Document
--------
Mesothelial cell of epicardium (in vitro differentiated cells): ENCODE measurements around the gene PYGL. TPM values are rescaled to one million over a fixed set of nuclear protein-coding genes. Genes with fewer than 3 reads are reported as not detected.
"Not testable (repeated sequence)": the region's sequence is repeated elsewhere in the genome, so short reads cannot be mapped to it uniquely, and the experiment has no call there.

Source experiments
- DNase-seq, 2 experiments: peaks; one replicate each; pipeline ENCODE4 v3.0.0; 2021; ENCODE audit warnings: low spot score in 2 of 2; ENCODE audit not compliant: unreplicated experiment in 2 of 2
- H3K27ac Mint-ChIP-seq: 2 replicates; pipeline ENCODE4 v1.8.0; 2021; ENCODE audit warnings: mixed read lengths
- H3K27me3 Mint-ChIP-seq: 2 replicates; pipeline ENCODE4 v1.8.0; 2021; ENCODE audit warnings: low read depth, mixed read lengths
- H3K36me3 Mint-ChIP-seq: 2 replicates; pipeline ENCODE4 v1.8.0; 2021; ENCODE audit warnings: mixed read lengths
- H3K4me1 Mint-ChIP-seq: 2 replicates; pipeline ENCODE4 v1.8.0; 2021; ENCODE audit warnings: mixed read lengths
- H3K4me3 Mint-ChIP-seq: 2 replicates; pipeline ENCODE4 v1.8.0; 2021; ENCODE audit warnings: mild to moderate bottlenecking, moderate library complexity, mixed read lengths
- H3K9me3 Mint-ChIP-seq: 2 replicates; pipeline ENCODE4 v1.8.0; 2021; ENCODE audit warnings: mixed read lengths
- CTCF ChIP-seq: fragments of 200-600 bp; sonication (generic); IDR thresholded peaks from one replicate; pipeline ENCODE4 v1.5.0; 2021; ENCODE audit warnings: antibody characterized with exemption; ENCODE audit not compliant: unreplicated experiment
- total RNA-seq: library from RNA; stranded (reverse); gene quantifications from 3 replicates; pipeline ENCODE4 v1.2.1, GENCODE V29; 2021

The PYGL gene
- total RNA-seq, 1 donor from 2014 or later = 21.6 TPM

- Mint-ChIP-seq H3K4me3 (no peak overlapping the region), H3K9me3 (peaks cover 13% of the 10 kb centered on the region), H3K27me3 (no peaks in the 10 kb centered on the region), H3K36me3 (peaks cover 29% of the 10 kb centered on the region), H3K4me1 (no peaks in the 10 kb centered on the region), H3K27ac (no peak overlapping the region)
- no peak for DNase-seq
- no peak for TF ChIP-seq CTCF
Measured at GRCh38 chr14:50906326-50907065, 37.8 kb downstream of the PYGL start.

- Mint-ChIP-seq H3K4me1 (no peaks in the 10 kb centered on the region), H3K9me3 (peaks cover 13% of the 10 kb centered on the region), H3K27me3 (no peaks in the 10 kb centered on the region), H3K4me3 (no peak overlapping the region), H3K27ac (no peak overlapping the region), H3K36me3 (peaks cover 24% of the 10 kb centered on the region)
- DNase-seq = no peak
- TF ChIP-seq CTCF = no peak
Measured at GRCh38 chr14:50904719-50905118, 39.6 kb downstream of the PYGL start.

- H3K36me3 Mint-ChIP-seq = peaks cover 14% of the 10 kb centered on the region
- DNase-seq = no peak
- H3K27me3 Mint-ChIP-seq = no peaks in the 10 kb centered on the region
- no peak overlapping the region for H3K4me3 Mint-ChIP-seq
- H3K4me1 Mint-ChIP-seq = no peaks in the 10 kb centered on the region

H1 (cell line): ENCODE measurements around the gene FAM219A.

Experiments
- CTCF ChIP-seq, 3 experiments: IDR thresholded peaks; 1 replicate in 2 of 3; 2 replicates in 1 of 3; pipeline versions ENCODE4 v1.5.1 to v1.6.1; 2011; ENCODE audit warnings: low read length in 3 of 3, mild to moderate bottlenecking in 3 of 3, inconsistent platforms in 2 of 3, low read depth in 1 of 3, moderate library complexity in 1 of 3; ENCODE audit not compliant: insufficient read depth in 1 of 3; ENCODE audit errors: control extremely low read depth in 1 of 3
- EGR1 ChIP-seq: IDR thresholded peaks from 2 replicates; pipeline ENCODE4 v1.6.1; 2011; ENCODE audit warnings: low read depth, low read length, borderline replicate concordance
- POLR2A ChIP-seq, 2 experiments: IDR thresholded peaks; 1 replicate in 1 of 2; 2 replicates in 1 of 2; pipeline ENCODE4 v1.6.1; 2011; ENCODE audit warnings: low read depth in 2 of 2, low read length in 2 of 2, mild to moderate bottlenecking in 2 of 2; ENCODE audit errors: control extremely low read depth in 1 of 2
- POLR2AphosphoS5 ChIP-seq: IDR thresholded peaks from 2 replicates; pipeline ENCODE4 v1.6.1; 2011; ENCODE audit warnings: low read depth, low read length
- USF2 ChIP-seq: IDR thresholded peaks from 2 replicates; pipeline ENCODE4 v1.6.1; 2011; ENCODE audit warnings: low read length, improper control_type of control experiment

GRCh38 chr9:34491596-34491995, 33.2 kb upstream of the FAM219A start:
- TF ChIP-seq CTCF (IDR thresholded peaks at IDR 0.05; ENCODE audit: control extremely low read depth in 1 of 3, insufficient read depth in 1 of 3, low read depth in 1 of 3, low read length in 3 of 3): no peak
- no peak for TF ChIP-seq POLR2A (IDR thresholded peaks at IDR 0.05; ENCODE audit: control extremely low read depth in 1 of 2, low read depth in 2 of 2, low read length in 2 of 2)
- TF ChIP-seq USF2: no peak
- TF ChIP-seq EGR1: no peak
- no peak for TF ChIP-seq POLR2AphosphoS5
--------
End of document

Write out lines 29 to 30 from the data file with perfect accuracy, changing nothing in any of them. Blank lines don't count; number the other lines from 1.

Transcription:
Experiments
- CTCF ChIP-seq, 3 experiments: IDR thresholded peaks; 1 replicate in 2 of 3; 2 replicates in 1 of 3; pipeline versions ENCODE4 v1.5.1 to v1.6.1; 2011; ENCODE audit warnings: low read length in 3 of 3, mild to moderate bottlenecking in 3 of 3, inconsistent platforms in 2 of 3, low read depth in 1 of 3, moderate library complexity in 1 of 3; ENCODE audit not compliant: insufficient read depth in 1 of 3; ENCODE audit errors: control extremely low read depth in 1 of 3